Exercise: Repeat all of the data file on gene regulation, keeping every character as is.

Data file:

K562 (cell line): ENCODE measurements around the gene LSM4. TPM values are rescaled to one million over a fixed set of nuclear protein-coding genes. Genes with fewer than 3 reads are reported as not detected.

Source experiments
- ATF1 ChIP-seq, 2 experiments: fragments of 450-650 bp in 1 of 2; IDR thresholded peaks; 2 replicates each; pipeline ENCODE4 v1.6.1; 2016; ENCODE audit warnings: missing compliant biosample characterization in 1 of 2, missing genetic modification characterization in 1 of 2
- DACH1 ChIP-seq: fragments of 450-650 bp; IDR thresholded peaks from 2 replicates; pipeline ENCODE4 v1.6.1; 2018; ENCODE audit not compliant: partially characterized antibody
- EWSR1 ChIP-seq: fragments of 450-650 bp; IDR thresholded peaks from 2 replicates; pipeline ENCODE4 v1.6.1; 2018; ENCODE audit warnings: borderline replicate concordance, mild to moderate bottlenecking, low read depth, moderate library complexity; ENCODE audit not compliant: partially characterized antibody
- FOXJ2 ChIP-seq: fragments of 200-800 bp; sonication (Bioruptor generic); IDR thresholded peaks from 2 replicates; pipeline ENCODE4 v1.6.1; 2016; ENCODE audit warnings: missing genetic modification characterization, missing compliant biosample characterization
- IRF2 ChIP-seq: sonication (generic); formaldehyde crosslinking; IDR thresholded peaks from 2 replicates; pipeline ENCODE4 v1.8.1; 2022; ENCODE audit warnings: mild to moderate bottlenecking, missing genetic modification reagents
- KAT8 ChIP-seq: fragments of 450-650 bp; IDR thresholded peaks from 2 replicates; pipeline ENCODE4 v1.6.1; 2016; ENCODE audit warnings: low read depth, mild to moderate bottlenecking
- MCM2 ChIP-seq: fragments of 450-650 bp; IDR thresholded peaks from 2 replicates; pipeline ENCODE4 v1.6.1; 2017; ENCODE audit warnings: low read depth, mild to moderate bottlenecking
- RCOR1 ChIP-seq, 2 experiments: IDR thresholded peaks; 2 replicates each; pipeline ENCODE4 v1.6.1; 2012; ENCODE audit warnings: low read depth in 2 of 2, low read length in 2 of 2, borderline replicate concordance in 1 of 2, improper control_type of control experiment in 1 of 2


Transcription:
K562 (cell line): ENCODE measurements around the gene LSM4. TPM values are rescaled to one million over a fixed set of nuclear protein-coding genes. Genes with fewer than 3 reads are reported as not detected.

Source experiments
- ATF1 ChIP-seq, 2 experiments: fragments of 450-650 bp in 1 of 2; IDR thresholded peaks; 2 replicates each; pipeline ENCODE4 v1.6.1; 2016; ENCODE audit warnings: missing compliant biosample characterization in 1 of 2, missing genetic modification characterization in 1 of 2
- DACH1 ChIP-seq: fragments of 450-650 bp; IDR thresholded peaks from 2 replicates; pipeline ENCODE4 v1.6.1; 2018; ENCODE audit not compliant: partially characterized antibody
- EWSR1 ChIP-seq: fragments of 450-650 bp; IDR thresholded peaks from 2 replicates; pipeline ENCODE4 v1.6.1; 2018; ENCODE audit warnings: borderline replicate concordance, mild to moderate bottlenecking, low read depth, moderate library complexity; ENCODE audit not compliant: partially characterized antibody
- FOXJ2 ChIP-seq: fragments of 200-800 bp; sonication (Bioruptor generic); IDR thresholded peaks from 2 replicates; pipeline ENCODE4 v1.6.1; 2016; ENCODE audit warnings: missing genetic modification characterization, missing compliant biosample characterization
- IRF2 ChIP-seq: sonication (generic); formaldehyde crosslinking; IDR thresholded peaks from 2 replicates; pipeline ENCODE4 v1.8.1; 2022; ENCODE audit warnings: mild to moderate bottlenecking, missing genetic modification reagents
- KAT8 ChIP-seq: fragments of 450-650 bp; IDR thresholded peaks from 2 replicates; pipeline ENCODE4 v1.6.1; 2016; ENCODE audit warnings: low read depth, mild to moderate bottlenecking
- MCM2 ChIP-seq: fragments of 450-650 bp; IDR thresholded peaks from 2 replicates; pipeline ENCODE4 v1.6.1; 2017; ENCODE audit warnings: low read depth, mild to moderate bottlenecking
- RCOR1 ChIP-seq, 2 experiments: IDR thresholded peaks; 2 replicates each; pipeline ENCODE4 v1.6.1; 2012; ENCODE audit warnings: low read depth in 2 of 2, low read length in 2 of 2, borderline replicate concordance in 1 of 2, improper control_type of control experiment in 1 of 2